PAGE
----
Did you know that about 30% of the American population drinks at least one soft drink per day? Worse still, about 43% of young adults from the ages of 18-24 drink a soft drink per day. This can be problematic for a number of reasons: soft drinks can lead to serious health issues like Type 2 Diabetes and obesity. You may be surprised to know that both regular and sugar-free soft drinks can be hugely detrimental to your oral health as well. Here are just a few of the ways that soft drink could be harming your teeth.
1. Soft drinks leads to acid attacks on your teeth and gums.
Each time you drink a sip of your soft drink—or pop, depending on where you’re from—the bacteria in plaque naturally feed on the sugars in your beverage. These bacteria then metabolize the sugars in order to secrete acids. Then, these acids attack your teeth and gums, and can cause permanent damage to your dental enamel. This process typically takes about 20 minutes, but if you’re sipping on one drink for a long period of time, it could mean prolonged attacks on your teeth.
2. Soft drinks can cause your dental enamel to become soft.
Think opting for sugar-free soft drinks can help protect your teeth? Think again. That’s because all soft drinks contain acids like phosphates and citric acids. These acids gradually soften your dental enamel—the white protective layer of your teeth. By weakening this defensive layer, your teeth are more susceptible to long-term damage.
3. Soft drinks can cause painful cavities.
After weakening your dental enamel, soft drinks can really cause harm to your teeth. They attack the dental enamel and then impact the next layer of your tooth—the dentin. Over time, this damage and erosion can lead to tiny holes in the tooth known as cavities. Cavities will continue to get worse and worse over time for those who drink soft drink regularly. Unfortunately, these can be quite painful!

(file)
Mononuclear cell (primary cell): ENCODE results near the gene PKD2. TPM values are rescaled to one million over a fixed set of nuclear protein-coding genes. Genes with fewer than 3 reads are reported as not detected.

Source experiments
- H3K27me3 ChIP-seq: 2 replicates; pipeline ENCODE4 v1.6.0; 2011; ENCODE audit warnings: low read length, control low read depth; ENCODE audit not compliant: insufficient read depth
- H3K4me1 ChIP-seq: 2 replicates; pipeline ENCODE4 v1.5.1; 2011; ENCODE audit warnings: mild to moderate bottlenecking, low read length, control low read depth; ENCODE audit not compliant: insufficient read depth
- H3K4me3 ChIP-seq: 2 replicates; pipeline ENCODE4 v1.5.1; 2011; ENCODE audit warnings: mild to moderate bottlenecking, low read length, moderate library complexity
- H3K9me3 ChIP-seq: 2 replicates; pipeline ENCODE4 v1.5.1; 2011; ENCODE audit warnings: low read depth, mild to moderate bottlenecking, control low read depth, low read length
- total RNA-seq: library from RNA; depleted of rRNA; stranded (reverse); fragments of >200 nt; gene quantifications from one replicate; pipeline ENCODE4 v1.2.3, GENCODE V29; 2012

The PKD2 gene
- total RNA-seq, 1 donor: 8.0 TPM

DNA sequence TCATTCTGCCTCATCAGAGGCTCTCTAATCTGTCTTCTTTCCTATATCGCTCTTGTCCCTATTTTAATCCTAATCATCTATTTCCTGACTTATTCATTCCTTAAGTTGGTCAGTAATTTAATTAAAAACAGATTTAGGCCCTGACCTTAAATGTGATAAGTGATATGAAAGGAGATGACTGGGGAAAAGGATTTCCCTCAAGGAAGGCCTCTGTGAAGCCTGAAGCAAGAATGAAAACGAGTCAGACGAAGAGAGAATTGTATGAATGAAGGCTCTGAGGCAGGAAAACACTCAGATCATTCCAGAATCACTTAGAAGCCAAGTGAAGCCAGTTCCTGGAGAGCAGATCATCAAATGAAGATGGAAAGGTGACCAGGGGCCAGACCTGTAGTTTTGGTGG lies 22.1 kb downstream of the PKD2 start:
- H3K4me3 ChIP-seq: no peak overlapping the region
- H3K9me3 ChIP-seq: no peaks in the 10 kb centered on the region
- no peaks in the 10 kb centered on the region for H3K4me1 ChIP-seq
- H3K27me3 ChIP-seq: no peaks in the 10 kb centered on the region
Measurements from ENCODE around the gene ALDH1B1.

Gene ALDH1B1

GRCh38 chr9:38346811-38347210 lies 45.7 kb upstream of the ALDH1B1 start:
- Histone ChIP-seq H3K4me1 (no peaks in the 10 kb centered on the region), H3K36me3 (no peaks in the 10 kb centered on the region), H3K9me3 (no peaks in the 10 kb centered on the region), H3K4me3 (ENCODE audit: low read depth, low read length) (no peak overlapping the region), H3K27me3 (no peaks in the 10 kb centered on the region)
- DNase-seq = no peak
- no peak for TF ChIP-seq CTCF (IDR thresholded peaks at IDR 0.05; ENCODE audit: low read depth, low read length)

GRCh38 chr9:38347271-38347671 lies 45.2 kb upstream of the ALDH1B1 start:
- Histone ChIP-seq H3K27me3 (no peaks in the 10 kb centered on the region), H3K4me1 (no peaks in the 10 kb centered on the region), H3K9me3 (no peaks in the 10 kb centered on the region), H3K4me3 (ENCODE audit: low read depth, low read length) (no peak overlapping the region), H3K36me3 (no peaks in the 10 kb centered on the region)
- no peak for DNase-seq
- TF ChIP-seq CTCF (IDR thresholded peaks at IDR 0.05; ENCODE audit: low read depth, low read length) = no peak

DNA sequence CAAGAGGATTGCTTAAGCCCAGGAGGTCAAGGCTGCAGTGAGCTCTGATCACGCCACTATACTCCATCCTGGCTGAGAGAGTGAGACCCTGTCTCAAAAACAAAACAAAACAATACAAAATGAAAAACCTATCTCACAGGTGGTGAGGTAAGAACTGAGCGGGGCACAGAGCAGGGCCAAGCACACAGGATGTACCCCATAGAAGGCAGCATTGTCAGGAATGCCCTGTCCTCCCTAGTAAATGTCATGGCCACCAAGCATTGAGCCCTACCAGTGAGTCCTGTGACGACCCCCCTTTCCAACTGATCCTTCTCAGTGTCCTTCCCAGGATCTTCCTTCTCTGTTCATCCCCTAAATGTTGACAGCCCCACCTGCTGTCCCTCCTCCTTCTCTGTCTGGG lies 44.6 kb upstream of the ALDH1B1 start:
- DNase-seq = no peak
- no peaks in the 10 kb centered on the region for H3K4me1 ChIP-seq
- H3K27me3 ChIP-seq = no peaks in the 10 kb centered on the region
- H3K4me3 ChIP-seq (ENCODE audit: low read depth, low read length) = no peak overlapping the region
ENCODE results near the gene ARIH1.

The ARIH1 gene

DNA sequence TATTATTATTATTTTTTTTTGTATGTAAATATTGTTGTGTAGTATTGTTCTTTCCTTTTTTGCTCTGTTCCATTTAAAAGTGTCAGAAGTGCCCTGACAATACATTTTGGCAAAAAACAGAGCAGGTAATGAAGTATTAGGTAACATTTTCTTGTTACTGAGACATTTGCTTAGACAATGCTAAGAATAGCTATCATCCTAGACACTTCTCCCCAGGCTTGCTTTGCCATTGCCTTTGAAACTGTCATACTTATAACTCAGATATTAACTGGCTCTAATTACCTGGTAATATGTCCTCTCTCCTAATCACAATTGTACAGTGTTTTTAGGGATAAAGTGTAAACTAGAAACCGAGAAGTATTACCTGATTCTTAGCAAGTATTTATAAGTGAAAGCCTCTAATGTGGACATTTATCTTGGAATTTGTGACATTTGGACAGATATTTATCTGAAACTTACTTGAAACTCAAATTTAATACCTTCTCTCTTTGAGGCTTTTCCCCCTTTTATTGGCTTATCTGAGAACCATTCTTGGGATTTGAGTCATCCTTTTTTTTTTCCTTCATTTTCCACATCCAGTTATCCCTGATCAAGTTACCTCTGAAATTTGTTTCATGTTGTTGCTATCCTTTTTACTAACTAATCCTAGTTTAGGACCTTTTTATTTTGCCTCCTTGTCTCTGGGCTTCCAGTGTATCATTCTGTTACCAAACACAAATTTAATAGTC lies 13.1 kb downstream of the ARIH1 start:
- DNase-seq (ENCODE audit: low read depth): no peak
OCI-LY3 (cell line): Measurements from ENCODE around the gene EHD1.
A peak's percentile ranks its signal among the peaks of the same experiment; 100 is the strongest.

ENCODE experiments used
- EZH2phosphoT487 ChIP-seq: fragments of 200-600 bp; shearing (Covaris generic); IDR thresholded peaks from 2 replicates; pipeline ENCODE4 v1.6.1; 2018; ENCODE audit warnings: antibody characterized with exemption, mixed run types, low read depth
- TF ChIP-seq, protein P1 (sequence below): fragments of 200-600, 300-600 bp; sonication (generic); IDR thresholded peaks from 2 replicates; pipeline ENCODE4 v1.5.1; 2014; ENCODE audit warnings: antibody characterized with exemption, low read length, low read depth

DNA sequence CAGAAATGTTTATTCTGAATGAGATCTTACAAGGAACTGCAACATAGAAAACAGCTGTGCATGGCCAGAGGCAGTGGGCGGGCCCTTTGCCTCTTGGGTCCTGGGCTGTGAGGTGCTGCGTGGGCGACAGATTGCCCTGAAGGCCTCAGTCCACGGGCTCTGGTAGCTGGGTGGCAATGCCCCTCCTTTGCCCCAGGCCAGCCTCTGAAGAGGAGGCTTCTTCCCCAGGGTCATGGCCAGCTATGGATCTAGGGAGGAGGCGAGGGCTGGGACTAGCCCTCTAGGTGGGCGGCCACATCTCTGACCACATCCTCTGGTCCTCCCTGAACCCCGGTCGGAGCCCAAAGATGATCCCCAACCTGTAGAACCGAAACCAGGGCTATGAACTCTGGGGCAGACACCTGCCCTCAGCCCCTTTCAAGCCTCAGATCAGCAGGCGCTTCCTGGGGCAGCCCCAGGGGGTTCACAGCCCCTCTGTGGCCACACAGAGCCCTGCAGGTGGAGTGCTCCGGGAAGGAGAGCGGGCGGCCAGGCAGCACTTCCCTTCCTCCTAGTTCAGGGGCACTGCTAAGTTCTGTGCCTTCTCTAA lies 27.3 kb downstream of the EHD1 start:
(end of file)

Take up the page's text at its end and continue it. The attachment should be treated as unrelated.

4. Soft drinks can make your teeth less white.
A healthy smile leads to whiter teeth! Conversely, unhealthy teeth can often appear discolored and unpleasant. If you drink too much, your teeth could begin to yellow as a result of your dental enamel gradually thinning and showing the yellow dentin layer beneath. Tooth decay can also cause considerable damage to the aesthetic appearance of your smile. At first, it may look like chalky white spots on your teeth, but over time it can become brown or black and even cause parts of your teeth to break off.
One of the best things you can do to protect your teeth is to quit drinking soft drinks and sugary beverages altogether. Another great way to improve your oral health is to make routine visits to your dentist.
Call Valley Dental of Plainfield today to schedule your next routine visit to the dentist so we can help you protect your teeth and improve your oral health.